If you aren’t sure where to start, try a repeating down-down-up pattern. It still tracks pretty closely to the lyrics, but it does add a bit of variety.

But what if you aren’t familiar with the three chords you need? Here’s a quick rundown of how to play each chord you need for the song:

G Major

  • First finger on the A string at the second fret
  • Index finger on the low E string at the third fret
  • Pinky on the high E string at the third fret

C Major

  • First finger on the B string at the first fret
  • Middle finger on the D string at the second fret
  • Ring finger on the A string at the third fret
  • Don’t play the low E string!


  • First finger on the B string at the first fret
  • Middle finger on the G string at the second fret
  • Ring finger on the high E string at the second fret
  • Don’t play the low E or A strings!

Twinkle Twinkle Little Star Guitar Tabs

If you’re new to guitar, you might worry that you need Twinkle Twinkle Little Star guitar sheet music in order to learn the notes to play. Luckily, you can also learn it from the simplified Twinkle Twinkle Little Star guitar tab.

For the tabs to this song, we’ve included a very simple one-string version. It’s a perfect introduction to playing tabs (and to playing notes instead of chords). The tabs show it being played on the high E string, but you can play the same notes on the low E for a more bass-heavy version.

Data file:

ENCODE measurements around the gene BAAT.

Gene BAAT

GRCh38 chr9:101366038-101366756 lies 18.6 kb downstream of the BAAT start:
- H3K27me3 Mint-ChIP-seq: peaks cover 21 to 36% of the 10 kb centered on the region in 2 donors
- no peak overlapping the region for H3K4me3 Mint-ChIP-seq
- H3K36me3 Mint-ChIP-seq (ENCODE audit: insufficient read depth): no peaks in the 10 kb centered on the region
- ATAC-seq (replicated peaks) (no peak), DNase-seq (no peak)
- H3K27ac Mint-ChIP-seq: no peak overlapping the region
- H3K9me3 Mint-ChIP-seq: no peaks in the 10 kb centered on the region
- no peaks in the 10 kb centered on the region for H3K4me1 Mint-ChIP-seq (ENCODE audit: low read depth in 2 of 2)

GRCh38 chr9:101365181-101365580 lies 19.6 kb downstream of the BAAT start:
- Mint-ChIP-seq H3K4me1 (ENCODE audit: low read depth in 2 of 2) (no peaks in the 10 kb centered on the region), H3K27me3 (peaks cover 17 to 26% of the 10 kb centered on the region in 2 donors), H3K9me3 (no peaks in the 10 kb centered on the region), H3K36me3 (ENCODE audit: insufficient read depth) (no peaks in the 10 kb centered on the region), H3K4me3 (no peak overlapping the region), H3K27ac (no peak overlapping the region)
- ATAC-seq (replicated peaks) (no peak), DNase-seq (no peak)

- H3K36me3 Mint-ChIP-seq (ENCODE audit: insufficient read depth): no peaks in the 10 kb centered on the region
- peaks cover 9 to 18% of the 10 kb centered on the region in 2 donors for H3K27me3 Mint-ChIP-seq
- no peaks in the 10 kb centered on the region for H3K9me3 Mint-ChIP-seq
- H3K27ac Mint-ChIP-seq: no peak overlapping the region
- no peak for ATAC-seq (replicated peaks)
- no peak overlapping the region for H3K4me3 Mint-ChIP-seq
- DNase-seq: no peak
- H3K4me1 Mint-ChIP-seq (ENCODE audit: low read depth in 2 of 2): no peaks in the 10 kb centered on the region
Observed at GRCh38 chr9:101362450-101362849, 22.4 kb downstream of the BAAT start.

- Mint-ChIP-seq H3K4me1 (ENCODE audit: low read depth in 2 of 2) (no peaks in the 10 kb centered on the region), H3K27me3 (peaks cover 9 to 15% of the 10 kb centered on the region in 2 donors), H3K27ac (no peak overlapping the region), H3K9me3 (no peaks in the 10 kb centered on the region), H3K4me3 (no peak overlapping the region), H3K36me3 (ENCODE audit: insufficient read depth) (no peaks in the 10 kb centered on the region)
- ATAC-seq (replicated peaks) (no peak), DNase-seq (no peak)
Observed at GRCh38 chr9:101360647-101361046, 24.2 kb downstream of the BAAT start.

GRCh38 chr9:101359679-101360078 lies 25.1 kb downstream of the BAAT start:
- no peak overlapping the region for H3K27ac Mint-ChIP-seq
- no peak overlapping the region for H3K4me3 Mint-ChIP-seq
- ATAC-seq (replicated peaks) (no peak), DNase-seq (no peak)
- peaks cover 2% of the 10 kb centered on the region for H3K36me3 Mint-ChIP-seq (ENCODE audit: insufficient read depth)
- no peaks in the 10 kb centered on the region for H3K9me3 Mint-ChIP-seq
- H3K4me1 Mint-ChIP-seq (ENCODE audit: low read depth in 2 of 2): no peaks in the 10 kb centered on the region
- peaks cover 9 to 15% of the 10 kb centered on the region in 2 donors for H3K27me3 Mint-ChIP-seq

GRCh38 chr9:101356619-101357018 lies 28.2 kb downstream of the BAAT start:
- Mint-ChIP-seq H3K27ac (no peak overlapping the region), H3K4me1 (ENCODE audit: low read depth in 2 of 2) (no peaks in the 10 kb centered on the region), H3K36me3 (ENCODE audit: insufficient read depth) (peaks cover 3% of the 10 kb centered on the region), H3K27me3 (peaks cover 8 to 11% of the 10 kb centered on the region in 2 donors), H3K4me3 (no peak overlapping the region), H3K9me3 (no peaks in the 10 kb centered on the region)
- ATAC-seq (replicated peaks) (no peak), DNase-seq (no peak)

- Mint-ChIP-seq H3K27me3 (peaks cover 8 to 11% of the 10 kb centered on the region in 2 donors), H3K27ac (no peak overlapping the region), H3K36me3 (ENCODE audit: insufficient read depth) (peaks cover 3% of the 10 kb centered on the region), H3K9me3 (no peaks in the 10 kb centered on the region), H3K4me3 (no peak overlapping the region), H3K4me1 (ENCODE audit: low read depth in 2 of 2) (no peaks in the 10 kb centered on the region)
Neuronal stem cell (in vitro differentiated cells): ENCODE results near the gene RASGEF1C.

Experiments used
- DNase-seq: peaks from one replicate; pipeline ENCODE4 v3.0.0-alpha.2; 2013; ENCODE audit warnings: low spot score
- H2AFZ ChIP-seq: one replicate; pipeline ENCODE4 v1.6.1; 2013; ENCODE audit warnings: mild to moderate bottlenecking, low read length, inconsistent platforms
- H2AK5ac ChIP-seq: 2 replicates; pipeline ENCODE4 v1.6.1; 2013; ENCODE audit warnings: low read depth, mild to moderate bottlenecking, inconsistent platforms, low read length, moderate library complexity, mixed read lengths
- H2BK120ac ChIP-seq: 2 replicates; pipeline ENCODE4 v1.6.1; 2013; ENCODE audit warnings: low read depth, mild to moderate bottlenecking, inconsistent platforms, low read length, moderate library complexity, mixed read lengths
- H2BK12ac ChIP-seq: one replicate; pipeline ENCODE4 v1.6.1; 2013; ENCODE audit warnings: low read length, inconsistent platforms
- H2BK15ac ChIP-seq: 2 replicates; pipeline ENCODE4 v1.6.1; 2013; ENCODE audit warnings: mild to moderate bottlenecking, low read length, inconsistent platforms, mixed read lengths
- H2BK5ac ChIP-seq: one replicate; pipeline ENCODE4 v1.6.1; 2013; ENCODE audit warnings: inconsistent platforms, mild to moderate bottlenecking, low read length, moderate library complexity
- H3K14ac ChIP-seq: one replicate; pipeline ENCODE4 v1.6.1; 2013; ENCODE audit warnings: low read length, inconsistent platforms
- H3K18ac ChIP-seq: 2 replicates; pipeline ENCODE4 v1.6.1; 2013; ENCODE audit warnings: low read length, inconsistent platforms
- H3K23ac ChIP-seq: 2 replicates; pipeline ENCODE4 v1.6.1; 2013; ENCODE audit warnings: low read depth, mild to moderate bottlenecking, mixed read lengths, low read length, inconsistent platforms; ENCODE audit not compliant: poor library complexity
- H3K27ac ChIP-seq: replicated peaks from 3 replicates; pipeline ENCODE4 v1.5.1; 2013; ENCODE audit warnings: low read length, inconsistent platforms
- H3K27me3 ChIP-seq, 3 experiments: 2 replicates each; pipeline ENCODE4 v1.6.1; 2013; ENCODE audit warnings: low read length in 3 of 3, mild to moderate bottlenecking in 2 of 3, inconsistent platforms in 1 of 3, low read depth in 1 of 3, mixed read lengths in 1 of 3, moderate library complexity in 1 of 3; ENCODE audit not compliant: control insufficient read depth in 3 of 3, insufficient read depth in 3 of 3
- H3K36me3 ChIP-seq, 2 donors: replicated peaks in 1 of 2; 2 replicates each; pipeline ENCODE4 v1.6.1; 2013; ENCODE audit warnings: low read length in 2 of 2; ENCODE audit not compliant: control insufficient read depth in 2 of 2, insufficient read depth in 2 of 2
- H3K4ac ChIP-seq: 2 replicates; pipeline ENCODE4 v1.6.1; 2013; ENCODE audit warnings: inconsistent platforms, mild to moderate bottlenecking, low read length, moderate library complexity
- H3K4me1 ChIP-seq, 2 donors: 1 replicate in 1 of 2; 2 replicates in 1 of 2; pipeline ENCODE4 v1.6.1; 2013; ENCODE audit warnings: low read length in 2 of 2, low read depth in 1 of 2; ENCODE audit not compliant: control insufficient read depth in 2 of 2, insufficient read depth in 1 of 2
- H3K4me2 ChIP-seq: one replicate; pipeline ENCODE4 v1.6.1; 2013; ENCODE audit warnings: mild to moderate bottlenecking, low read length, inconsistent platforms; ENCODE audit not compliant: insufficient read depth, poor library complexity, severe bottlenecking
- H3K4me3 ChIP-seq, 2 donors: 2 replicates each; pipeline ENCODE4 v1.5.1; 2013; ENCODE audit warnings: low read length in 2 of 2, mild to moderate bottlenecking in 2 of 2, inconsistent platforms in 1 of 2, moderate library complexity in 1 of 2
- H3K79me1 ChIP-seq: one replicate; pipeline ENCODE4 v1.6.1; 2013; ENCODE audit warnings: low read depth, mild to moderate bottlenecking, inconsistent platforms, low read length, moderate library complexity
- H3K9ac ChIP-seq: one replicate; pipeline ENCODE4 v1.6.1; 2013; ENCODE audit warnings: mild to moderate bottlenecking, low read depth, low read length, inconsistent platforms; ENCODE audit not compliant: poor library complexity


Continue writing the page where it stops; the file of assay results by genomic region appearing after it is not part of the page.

First, let’s start with the first two lines. Each note corresponds to a syllable in the lyrics:

Now, here are the middle two lines. Just like the first two lines, each note represents one syllable in the lyrics. The notes are evenly spaced, so it should be relatively easy to get into a rhythm:

And finally, for the ending, we return to the first two lines again. Play it just like you did before:

Once you get the hang of playing the different notes, you can use the song to practice different techniques. Try some hammer-ons and pull-offs, slide from one note to the other, or use the steady tempo to practice your alternate picking! And just like any other tab, play through the Twinkle Twinkle Little Star guitar tabs as slowly as you need to without making mistakes. Once you can play it accurately, you can work on playing it faster.

Remember that this is only one Twinkle Twinkle Little Star tab; there are seemingly endless arrangements out there. If you don’t like how this one sounds (or if you want to try out something a bit more complex), you can always find another!

Playing guitar

Final Thoughts

We hope that you’re now well on your way to being able to play Twinkle Twinkle Little Star with confidence. Thanks to its simplicity, it’s an excellent choice for getting comfortable with both picking and strumming songs. And since the lyrics are so familiar, it’s a great song to start practicing playing and singing at the same time, too!

By Nate Pallesen

Nate is just your average (above average) guitar player. He's no Joe Satriani, Jimi Hendrix or Jimmy Page - wait this site is about acoustic guitars (sorry) He's no Django Reinhardt, Chet Atkins, or Michael Hedges, wait? who!? He's no Robert Johnson, Eric Clapton or Ben Harper - more familiar? Anyway you get the point :-)